In a scintillating new documentary, Barbara Kopple tells the story of Operation Eagle Claw, which helped doom Jimmy Carter’s presidency.
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here’s no greater privilege than rescuing somebody,” recalls Major William G Boykin, a Delta Force operations officer who helped lead the audacious, but doomed, April 1980 mission to rescue the 52 American hostages seized in Iran just under six months earlier.
Operation Eagle Claw, launched on April 24, 1980, would prove the quintessential fiasco of Jimmy Carter’s presidency and cement the impression that Carter was weak and inept, paving the way for the Reagan era. Yet few remember this historical hinge point today, so we should be grateful that an Oscar-winning documentarian, Barbara Kopple, has taken on the vertiginous, horrible story of the rescue mission in a powerful theatrical release, Desert One. Kopple is severely constrained in what she can show, as no film exists of the mission, and there are only a few still photographs. But if Desert One is visually just a series of talking heads — with the actual mission depicted, lamentably, in graphic-novel-style illustrations — the story is scintillatingly told by those who lived it, including Carter himself, at 95 now the longest-lived president in U.S. history. Carter remains blessed with a verbal acuity and sharp memory that are especially worthy of attention in 2020. Kopple, who won Oscars for both Harlan County U.S.A. and American Dream, also shares with us audiotapes, never before heard by the public, of Carter placidly learning of each horrifying development by phone from the chairman of his joint chiefs of staff, General David Jones.
Taking off from a carrier in the Gulf of Oman, eight helicopters and two C-130s planned to rendezvous at a staging area, 100 miles from Tehran, dubbed Desert One. From that point the Delta Force troops were to move into the mountains on the outskirts of the city, slip in unnoticed, and rescue the hostages, who had been held captive since November of 1979 at the U.S. Embassy. The ransom demanded by their captors was the return of the ousted Shah to Iran for punishment, but Carter had granted the dictator asylum in the U.S. and would not hand him over. Kopple includes a clip of Carter making an unimaginably foolish speech, in December of 1979, in which he vowed not to take military action against the Iranians, tossing away his chief bargaining chip. Ronald Reagan was criticizing Carter as a pushover, and who could disagree? “I thought it was about as foolish a policy statement as you could make,” recalls Ted Koppel, who hosted a new late-night news program about the crisis, Nightline, that would endure for many years thereafter. The program was so widely watched that its camera crews were granted access to the embassy site, producing footage that provided some of the leading intel to the men who planned Eagle Claw.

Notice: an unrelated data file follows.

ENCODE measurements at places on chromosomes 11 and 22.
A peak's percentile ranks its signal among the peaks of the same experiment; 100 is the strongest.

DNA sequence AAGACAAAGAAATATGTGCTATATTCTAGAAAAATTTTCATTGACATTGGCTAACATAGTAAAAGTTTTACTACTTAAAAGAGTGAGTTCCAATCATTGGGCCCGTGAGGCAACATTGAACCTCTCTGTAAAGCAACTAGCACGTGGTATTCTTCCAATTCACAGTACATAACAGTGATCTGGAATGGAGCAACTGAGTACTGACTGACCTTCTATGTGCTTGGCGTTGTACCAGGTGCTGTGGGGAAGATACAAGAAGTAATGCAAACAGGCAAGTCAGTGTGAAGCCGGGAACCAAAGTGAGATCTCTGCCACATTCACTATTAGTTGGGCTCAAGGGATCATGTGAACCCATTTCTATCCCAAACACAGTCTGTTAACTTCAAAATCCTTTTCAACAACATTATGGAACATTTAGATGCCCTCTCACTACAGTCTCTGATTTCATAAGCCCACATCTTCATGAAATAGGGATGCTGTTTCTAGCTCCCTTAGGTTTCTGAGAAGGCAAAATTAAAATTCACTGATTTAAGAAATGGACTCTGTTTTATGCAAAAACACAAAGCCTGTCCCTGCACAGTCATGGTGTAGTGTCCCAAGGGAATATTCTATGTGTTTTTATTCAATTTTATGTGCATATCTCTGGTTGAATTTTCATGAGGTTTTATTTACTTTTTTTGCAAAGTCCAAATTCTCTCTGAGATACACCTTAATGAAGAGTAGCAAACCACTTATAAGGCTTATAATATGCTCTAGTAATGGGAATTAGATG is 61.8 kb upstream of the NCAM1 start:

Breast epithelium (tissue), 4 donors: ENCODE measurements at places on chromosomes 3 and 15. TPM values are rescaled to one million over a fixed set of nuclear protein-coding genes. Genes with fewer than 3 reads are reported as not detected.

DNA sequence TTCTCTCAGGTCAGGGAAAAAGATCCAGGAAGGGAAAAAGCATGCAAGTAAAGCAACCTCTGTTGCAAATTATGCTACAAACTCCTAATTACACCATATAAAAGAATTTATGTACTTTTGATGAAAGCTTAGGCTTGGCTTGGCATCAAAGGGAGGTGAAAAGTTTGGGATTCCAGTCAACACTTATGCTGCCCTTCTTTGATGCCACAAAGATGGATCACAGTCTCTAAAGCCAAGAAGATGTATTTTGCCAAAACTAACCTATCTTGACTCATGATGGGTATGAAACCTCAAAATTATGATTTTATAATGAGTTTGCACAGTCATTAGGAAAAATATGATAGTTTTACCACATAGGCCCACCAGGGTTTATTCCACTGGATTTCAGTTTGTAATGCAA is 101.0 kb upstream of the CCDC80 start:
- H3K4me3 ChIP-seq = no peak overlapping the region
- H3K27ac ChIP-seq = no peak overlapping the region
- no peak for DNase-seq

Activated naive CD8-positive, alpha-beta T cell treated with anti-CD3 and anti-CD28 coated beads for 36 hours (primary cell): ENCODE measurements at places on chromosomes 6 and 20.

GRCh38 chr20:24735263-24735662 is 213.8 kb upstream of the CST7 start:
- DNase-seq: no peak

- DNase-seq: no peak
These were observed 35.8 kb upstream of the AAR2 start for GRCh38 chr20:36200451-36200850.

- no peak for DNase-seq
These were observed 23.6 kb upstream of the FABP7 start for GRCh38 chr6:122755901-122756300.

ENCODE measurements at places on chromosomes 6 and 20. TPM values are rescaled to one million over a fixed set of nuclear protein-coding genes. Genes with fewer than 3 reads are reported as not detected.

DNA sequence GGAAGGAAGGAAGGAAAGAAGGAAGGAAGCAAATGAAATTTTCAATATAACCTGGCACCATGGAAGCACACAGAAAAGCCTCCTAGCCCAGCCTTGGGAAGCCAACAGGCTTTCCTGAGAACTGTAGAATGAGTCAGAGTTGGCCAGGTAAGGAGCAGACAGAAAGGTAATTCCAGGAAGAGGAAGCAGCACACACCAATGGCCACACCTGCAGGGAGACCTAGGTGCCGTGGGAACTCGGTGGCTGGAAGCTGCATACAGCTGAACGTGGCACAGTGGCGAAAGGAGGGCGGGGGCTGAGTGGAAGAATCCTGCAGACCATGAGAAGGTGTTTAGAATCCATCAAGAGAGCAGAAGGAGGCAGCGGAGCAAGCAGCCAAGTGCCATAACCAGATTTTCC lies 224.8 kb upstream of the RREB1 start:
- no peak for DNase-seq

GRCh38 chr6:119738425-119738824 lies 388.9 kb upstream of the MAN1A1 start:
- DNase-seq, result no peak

Interviews with hostages, some of their captors, and surviving troops from the rescue attempt lay out the dizzying story of a mission that seemed cursed from the get-go. No full-scale dress rehearsal ever took place and one of the officers present confesses he didn’t think the mission would come off. Of the eight helicopters, two were reserves, and one went down immediately with blade trouble. Landing in a dry lake bed the men had believed to be an obscure location, the Special Operations troops were stunned to be confronted within minutes by both a tour bus and an oil tanker, which they unwisely shot at, causing a huge explosion. “It’s like, damn, it was Grand Central Station,” recalls one veteran. The driver of the oil tanker escaped in a colleague’s truck, two more helicopters went down as a dust cloud kicked up, and then, as if guided by the hand of the Ayatollah himself, a fourth chopper crashed into the C-130 cargo plane parked next to it while the men were preparing to quit the mission. Eight brave men died horribly when the C-130 burst into flame. We are there for the moment when Carter learned of all this in a conversation with Jones, and the composure of both is otherworldly. General Jones tells Carter, “The news is not as good as I indicated to you a few minutes ago.” The only comment Carter allows himself once the full extent of the catastrophe is clear is a simple, “That’s unbelievable, isn’t it?” Yes, sir.
Carter, once a Navy submarine officer, had told the men at the outset that if the mission were successful the credit would be theirs and if it failed the responsibility would be his alone. He didn’t know how right he was; the stupefying run of bad luck seemed confirmation that a dark cloud hung over Carter’s head, and America thirsted for new leadership. Meanwhile, the Iranians merrily brought the charred corpses of the dead soldiers to parade them before the hostages at the embassy, black bubbles of blood around their mouths that looked like chocolate. “We have brought chocolate for you,” they told their captives. They turned the crash site into a tourist attraction, then built a mosque next to it, with a banner reading, “The sands were God’s agent.”
The mission ended with the surviving troops returning, stunned and humiliated, to an airbase in Oman. Members of the British military quickly grokked what had happened and sent over two cases of Bass Ale. The beers were accompanied by this note: “To you all, from us all, for having the guts to try.”